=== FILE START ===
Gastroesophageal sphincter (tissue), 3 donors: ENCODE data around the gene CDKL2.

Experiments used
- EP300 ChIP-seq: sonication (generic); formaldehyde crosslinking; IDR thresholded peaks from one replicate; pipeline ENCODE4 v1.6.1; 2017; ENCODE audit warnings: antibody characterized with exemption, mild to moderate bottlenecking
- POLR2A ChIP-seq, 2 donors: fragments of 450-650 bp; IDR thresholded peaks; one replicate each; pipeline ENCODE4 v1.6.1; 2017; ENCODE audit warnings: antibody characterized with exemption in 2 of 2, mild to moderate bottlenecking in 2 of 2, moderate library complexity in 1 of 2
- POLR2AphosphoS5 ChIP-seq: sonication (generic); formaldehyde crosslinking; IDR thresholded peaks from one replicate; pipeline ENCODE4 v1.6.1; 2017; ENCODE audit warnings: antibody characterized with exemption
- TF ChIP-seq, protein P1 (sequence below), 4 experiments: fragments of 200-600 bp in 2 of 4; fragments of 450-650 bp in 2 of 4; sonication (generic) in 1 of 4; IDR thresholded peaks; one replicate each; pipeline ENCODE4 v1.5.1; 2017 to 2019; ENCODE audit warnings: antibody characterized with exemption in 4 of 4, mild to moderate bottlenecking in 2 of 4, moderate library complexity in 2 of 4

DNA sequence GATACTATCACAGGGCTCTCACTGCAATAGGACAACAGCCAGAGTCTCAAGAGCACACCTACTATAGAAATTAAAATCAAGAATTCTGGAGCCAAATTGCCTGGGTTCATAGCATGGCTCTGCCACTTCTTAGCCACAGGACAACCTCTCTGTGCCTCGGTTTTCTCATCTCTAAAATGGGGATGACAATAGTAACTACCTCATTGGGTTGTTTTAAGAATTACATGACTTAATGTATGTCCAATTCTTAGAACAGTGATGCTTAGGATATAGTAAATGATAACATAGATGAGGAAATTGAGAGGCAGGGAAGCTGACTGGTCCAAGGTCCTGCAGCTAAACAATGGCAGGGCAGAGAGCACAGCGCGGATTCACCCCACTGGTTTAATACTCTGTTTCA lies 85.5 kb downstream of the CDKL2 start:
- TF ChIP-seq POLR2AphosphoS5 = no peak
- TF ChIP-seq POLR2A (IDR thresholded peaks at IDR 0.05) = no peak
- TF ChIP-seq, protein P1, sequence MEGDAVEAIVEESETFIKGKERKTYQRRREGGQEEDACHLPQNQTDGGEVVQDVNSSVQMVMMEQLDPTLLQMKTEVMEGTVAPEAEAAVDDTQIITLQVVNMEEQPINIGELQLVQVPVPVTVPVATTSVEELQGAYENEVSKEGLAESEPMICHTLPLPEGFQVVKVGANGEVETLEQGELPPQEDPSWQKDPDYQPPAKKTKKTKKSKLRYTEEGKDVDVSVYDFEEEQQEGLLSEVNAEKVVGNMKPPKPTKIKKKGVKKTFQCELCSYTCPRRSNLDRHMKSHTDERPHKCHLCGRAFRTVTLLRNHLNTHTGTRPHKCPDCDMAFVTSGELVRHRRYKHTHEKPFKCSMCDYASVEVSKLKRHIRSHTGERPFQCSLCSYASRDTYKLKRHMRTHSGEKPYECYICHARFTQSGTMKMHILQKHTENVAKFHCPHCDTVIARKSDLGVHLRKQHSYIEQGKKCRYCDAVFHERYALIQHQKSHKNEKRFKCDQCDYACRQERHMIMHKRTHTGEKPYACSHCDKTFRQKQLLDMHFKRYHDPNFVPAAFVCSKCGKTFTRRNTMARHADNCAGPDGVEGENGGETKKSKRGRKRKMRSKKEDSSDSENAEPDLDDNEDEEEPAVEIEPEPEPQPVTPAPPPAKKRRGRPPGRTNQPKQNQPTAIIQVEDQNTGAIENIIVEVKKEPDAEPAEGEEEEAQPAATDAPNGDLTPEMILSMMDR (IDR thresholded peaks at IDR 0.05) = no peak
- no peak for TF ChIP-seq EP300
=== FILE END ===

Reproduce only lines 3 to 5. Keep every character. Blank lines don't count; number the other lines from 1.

- EP300 ChIP-seq: sonication (generic); formaldehyde crosslinking; IDR thresholded peaks from one replicate; pipeline ENCODE4 v1.6.1; 2017; ENCODE audit warnings: antibody characterized with exemption, mild to moderate bottlenecking
- POLR2A ChIP-seq, 2 donors: fragments of 450-650 bp; IDR thresholded peaks; one replicate each; pipeline ENCODE4 v1.6.1; 2017; ENCODE audit warnings: antibody characterized with exemption in 2 of 2, mild to moderate bottlenecking in 2 of 2, moderate library complexity in 1 of 2
- POLR2AphosphoS5 ChIP-seq: sonication (generic); formaldehyde crosslinking; IDR thresholded peaks from one replicate; pipeline ENCODE4 v1.6.1; 2017; ENCODE audit warnings: antibody characterized with exemption